Tuesday, August 19, 2008

Ways My Life is Different

Hey all! I just wanted to write you all a quick note. I swear in as a volunteer in about a week, and on Semptember 1st! Anyway, I wanted to give you some peices of my life here that are slightly different than back home.

  • We eat every meal with our hands. You ball up a bunch of rice, and mix it will fish and vegetables (or whatever is on the plate) and then pop in in your mouth. My family likes to make fun of me because I'm horrible at doing this. Lately, they've been making the rice extra oily so it balls up pretty easily, but that also means I have oil dripping everywhere. I'm also supposed to lick my hand when I'm done, but I have not taken this step. I prefer just to wash, and my family has accecpted this as just a strange thing their white girl does.
  • I sleep outside pretty much every night. This is pretty much the only time of the day when my body temperature feels slightly normal.
  • I am constantly covered in sweat, and then when the wind blows, the sand sticks to it. So even though I prefer to be clean, it is phyisically impossible to not be covered in a layer of sand all the time.
  • Everyone on my street knows my name and expects me to say hi to them when I pass (the fact that I've never seen them before doesn't matter). Though there are a bunch of Peace Corps Volunteers living in my neighborhood (just for training, not for my permenant site), we continue to be like celebrities. Everyone knows strange facts about us, pay attention to the close we wear, and know where we live. Especially for children, toubab-watching is an acceptable pasttime.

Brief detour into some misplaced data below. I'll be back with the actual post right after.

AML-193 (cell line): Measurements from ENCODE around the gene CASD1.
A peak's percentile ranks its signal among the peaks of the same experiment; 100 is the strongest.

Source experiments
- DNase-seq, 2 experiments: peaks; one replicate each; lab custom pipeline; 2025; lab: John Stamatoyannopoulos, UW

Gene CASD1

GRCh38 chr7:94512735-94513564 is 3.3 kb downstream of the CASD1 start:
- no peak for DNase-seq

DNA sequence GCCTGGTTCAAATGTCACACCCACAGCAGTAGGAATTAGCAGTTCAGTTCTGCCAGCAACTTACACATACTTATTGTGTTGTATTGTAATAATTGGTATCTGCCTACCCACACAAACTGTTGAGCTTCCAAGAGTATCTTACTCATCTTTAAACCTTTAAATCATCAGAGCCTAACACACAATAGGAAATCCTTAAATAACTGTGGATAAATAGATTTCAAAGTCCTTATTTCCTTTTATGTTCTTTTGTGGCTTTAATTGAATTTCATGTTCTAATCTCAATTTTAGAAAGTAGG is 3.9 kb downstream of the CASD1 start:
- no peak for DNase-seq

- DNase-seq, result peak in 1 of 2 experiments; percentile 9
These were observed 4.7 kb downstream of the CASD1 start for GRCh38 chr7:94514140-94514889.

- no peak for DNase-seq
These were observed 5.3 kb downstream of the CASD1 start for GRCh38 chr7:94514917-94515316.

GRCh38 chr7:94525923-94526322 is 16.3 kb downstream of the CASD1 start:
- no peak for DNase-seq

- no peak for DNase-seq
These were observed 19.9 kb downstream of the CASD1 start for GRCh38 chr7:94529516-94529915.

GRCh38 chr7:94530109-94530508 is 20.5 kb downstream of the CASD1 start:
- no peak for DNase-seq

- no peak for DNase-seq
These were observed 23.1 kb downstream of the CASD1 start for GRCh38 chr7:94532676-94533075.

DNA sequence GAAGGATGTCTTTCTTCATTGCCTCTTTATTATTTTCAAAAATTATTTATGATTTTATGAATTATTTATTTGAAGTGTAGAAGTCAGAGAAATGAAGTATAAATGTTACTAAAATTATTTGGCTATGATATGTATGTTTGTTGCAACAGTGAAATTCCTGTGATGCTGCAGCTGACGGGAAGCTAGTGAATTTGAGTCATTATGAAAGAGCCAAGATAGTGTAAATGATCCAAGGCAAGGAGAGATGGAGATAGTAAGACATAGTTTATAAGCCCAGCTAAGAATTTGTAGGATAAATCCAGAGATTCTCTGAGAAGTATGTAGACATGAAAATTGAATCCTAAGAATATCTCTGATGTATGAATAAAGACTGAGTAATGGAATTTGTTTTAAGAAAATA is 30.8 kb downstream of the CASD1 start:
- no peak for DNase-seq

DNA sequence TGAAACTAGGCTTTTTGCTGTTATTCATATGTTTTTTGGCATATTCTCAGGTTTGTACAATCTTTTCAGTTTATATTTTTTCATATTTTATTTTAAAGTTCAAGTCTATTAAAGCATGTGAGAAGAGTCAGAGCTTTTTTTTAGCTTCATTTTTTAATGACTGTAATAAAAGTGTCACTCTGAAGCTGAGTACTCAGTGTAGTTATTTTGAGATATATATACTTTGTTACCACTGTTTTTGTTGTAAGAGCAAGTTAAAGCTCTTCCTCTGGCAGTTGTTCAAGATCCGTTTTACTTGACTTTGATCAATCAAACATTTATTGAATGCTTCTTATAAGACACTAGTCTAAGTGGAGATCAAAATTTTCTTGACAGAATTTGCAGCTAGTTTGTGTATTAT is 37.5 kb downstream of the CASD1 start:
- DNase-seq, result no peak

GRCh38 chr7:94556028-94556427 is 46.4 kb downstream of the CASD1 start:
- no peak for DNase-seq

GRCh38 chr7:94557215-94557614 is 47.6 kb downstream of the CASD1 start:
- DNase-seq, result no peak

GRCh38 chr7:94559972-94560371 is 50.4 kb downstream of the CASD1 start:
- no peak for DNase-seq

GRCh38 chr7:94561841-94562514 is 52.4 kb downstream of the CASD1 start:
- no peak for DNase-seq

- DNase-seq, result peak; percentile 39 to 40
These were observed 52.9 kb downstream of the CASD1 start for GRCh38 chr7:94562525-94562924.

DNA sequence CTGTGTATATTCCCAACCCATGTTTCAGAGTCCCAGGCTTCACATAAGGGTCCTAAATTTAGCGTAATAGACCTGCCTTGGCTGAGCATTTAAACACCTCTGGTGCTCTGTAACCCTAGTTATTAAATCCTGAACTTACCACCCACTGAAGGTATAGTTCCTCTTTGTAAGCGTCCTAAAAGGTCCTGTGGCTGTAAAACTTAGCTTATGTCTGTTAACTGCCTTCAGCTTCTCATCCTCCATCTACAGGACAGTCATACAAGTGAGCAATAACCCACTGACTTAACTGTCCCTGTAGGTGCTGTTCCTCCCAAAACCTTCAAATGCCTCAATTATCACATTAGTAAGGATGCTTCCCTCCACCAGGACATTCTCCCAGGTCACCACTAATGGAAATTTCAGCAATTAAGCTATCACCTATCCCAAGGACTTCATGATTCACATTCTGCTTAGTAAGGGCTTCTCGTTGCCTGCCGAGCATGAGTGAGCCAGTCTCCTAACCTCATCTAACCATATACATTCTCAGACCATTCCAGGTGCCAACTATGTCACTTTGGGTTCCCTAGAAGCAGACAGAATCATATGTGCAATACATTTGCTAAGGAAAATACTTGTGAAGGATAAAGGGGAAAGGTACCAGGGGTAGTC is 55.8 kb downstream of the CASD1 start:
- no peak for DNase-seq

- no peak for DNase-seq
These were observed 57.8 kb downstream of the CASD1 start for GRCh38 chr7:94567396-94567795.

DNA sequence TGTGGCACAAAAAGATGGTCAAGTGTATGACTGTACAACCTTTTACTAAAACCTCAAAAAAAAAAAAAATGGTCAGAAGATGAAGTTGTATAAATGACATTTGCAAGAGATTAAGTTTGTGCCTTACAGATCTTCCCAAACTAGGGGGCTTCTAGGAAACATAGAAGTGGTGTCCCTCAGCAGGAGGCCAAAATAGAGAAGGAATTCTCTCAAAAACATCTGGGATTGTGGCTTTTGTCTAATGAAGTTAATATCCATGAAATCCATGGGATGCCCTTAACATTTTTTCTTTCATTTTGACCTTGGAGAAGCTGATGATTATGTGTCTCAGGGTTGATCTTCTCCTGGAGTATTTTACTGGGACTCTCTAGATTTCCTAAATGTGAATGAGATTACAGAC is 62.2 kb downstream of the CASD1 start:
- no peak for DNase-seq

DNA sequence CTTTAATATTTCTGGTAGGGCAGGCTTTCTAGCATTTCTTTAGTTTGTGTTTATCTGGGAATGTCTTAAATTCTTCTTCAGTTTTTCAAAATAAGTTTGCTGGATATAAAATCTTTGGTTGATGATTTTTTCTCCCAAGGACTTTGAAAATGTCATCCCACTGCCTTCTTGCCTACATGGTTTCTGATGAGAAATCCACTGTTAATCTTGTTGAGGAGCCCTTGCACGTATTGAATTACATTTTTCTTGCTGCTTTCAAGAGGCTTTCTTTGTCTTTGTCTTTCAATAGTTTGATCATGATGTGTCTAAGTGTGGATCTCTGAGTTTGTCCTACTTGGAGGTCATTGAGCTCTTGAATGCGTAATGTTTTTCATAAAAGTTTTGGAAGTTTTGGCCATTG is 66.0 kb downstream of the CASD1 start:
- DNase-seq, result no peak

That's all about that for now. I'll leave you with a my-family-is-crazy-supersition of the week:
I pulled out a pillow to sit on it. My sister told me not to because if I did, I'd have a headache when I woke up in the morning. In this country, pillows are only for leaning on. Who knew?

Miss and love you all. I promise, pictures are on the way...it will be one of my Ramadan projects.

Sunday, August 10, 2008

Full Update...Finally!

I know I’ve promising to update you for a while, and now I am finally following through. I’ll try to keep it kind of short, so I don’t bore you. I promise pictures will be up by the beginning of September. It’s just that the internet is so slow when all the other trainees try to do it, that I don’t have the patience. Stories will have to tide you all over until then.

Site Visit